Strolling through downtown Geneva on a cool October evening, Nadia, a 23-year-old Kosovo native, shakes her head at a provocative poster depicting a burqa-clad woman in front of a thicket of missile-shaped minarets rising out of a Swiss flag. Below the flag, the word stop is written in big, bold letters. "As a Muslim woman, I am offended by this image," says Nadia, who requested that her last name not be used. "It presents Islam as a danger to Swiss society."
That is exactly the message the poster's creators intend to convey. The image that has unsettled many of Switzerland's 310,000 Muslims is part of a campaign by the right-wing Swiss People's Party (SVP) to urge voters to approve a Nov. 29 referendum on whether to ban the construction of new minarets on mosques in the country. The party contends that more minarets only four mosques currently have them could inflame extremism and lead to a "rampant Islamization" of the country.
The issue, which has divided Switzerland, comes amid concerns over a rising anti-Muslim xenophobia in Europe and heated debate in countries such as France and Italy over the banning of other Muslim symbols like the burqa. In Switzerland, though, it's not just the referendum that has angered Muslims but also the SVP's minaret poster itself, which many opponents say incites hatred and violates the country's antiracism law. Several towns have outlawed the posters in public spaces, while other cities, like Geneva, have allowed them to be posted as a right of free expression.
"These posters are hateful and shameful," says Hafid Ouardiri, a spokesman for Geneva's Islamic Cultural Center and its mosque. "How can this happen in Switzerland, the cradle of human rights?"
Critics say the SVP, the largest party in Switzerland's coalition government, has taken advantage of the country's unique brand of direct democracy to push its populist, anti-immigrant agenda on the Swiss electorate. Citizens have the right to propose new laws in Switzerland the only thing they need to force a nationwide vote on an initiative is a petition of 100,000 signatures. "Right-wing initiatives like the minaret one can misuse the system," says Marcel Stüssi, a lecturer in human-rights law at the University of Lucerne. He says the ban, should it be approved, "would breach not only freedom of belief, expression and conscience," but also other equality and nondiscrimination laws.
The SVP is also notorious for its racially tinged campaigns. Before the 2007 parliamentary elections, the party caused an uproar by creating a poster showing three white sheep kicking a lone black one from their flock to rally support behind a proposal to deport foreigners who have repeatedly been convicted of violent crimes. The initiative has not yet been voted on in a referendum, but the party scored a major victory in the elections that year, winning 29% of the vote.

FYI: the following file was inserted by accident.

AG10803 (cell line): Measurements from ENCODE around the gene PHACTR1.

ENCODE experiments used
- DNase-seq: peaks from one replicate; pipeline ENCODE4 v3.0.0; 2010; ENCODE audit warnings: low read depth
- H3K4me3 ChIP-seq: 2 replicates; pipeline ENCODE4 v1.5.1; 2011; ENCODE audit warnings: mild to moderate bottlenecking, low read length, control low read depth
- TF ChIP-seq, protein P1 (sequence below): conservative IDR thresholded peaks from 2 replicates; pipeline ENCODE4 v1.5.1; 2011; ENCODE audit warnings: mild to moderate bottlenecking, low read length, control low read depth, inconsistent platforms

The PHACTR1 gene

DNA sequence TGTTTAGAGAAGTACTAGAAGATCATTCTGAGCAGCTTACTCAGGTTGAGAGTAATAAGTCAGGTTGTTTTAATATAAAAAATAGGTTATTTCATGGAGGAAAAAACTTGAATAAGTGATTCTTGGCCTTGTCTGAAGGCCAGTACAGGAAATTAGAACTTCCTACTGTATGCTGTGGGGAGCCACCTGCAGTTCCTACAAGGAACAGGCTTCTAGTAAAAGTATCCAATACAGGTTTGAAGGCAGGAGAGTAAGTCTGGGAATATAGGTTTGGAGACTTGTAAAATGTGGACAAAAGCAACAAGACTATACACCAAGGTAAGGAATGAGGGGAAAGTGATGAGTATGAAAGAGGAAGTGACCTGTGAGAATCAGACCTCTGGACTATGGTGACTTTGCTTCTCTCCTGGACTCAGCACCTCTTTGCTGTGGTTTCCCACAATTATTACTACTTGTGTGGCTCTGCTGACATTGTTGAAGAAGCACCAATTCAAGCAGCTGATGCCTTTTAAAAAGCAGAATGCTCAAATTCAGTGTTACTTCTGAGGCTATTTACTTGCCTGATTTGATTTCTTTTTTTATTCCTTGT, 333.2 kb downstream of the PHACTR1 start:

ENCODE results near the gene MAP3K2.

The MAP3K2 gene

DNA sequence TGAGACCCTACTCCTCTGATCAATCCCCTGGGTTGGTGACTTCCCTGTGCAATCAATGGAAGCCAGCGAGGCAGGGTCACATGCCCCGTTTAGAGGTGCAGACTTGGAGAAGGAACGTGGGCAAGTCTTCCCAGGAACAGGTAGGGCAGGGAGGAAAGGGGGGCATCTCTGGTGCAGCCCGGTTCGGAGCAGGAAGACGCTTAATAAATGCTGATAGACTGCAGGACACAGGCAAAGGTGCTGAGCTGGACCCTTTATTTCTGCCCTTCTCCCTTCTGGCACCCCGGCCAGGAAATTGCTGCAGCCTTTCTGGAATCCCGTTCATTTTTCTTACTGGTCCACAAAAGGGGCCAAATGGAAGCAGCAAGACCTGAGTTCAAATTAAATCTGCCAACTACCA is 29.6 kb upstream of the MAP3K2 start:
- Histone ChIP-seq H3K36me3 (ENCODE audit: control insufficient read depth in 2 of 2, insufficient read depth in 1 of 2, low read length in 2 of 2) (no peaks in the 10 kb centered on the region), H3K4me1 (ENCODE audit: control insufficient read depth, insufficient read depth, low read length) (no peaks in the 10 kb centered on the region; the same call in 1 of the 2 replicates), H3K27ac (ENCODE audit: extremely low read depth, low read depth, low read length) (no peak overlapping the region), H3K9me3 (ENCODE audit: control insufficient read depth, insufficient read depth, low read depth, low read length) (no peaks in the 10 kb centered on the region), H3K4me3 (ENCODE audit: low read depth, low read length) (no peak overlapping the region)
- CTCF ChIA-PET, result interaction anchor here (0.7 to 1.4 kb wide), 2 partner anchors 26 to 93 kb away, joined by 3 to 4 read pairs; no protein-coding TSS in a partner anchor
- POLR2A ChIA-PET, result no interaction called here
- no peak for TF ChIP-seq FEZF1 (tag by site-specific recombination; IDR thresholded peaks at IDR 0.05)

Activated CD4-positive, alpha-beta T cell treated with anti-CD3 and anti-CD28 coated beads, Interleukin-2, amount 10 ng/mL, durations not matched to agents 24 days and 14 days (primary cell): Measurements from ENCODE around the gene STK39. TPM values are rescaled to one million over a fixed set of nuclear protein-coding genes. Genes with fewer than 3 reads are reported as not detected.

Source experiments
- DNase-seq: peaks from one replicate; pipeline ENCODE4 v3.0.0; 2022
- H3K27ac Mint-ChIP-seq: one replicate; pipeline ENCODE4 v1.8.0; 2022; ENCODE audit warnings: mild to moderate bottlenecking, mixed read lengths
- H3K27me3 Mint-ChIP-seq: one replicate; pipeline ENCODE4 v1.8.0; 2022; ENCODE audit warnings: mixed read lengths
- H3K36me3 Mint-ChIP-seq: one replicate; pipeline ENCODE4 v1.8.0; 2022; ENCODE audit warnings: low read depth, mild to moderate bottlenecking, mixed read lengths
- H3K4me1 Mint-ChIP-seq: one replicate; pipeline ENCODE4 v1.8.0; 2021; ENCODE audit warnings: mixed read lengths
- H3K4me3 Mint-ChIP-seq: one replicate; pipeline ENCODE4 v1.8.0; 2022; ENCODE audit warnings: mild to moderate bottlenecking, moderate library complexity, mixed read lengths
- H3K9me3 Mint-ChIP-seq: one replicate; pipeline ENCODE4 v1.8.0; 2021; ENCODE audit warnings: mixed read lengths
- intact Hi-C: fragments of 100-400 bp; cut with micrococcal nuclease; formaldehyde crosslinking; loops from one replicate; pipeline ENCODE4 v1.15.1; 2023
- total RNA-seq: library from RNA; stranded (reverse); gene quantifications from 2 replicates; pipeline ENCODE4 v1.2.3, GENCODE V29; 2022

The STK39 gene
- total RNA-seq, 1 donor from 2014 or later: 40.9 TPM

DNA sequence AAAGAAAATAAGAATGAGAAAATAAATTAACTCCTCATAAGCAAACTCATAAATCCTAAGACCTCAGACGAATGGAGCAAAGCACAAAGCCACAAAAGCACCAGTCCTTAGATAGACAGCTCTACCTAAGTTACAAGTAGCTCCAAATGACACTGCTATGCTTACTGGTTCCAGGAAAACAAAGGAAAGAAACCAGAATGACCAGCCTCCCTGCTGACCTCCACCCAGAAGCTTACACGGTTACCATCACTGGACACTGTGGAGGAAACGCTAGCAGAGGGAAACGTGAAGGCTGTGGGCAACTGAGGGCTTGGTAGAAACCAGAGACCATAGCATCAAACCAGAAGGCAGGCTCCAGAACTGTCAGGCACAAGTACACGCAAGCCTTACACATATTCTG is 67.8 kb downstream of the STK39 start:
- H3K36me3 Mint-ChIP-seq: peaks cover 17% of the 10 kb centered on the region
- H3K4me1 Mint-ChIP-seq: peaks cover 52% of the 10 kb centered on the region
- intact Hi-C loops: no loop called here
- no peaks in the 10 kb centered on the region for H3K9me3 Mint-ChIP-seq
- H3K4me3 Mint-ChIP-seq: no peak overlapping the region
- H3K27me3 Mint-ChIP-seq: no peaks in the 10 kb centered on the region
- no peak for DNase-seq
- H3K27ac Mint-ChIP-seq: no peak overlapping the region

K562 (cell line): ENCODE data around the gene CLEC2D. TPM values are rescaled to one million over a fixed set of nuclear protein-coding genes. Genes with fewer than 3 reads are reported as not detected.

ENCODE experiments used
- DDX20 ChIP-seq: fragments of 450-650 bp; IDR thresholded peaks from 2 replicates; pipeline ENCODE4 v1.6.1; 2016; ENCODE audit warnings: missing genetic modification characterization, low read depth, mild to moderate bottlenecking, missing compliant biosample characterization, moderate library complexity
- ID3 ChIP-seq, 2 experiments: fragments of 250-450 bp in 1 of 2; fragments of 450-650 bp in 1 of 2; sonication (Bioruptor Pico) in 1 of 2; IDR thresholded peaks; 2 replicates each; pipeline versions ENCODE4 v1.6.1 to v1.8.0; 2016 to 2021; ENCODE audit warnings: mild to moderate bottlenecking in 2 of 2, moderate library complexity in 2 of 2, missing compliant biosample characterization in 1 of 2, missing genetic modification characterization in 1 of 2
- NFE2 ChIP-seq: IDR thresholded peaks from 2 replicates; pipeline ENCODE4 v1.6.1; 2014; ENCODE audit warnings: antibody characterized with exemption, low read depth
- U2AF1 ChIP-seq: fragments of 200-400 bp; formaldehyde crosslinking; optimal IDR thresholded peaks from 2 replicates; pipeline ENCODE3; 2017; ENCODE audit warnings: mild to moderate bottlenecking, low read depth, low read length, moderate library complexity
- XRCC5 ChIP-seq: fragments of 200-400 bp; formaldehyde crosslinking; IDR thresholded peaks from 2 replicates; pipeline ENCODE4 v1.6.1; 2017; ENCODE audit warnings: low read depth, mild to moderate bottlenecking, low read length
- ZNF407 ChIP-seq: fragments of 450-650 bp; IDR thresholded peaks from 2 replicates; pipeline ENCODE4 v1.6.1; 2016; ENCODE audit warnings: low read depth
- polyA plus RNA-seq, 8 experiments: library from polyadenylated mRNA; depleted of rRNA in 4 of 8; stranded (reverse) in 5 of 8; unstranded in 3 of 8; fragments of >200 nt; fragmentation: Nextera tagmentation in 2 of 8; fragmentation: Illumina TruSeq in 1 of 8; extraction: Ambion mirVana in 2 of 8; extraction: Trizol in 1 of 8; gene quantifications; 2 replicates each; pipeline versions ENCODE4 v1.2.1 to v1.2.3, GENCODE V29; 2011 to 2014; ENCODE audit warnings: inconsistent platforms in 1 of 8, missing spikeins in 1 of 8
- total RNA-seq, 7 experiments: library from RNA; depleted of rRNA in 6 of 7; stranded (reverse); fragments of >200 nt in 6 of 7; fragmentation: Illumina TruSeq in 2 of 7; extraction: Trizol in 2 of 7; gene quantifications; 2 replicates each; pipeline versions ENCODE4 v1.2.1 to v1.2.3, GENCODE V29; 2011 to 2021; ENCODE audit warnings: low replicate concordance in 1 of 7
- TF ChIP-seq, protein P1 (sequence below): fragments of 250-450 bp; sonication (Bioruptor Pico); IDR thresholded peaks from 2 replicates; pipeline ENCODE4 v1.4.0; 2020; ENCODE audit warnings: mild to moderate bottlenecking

Last year, the SVP proposed another piece of legislation that would give the people, not the government, the final say in naturalization procedures. Its campaign poster depicted five dark-colored hands grabbing a stack of Swiss passports. That initiative was overwhelmingly defeated at the polls, with more than 63% of people voting no.
The question over the construction of minarets first came up in 2007 when Muslims in several Swiss towns sought permission to build the towers, which are used primarily to call Muslims to pray. Residents responded by collecting signatures to block the building plans, claiming the minarets were a symbol of Islamic power and radicalism. The four mosques in the country that already had minarets have tried to minimize their presence and the potential disruption to neighbors by not using them for prayer calls.
The SVP has taken the debate a step further, implying that minarets pose a danger to Swiss society by likening them to missiles in the posters. "Everybody understands the message expressed by these posters," SVP member Ulrich Schluehr told the German broadcaster Deutsche Welle in an interview last week. "That's why the opponents of a ban are against the poster and want to forbid it. They want to oppress free discussion a strength of Switzerland." Ouardiri dismisses the SVP's arguments as "bold-faced lies." "How can an architectural feature like a minaret be perceived as a threat?" he asks.
Many Swiss political parties, churches and human-rights groups are lining up against the referendum, insisting the constitutional freedom of religion must be upheld. A majority of Swiss people are also against the proposal, with 53% saying they would vote against it in a survey conducted by the gfs.berne Polling and Research Institute in late October.
Some analysts say that while the deeper issue of Muslims' assimilation into Swiss society must be addressed, the SVP's confrontational tactics are not the answer. "The dialogue is important because it alleviates fears and suspicion," says Stephane Lathion, president of the Group of Researchers on Islam in Switzerland and author of a book on the minaret debate. "But is provocation the only way to raise this sensitive issue and bring about tangible solutions?"
If anything, the missile-shaped minarets have only made many Swiss Muslims feel more alienated in their adopted country, regardless of how the vote goes this month.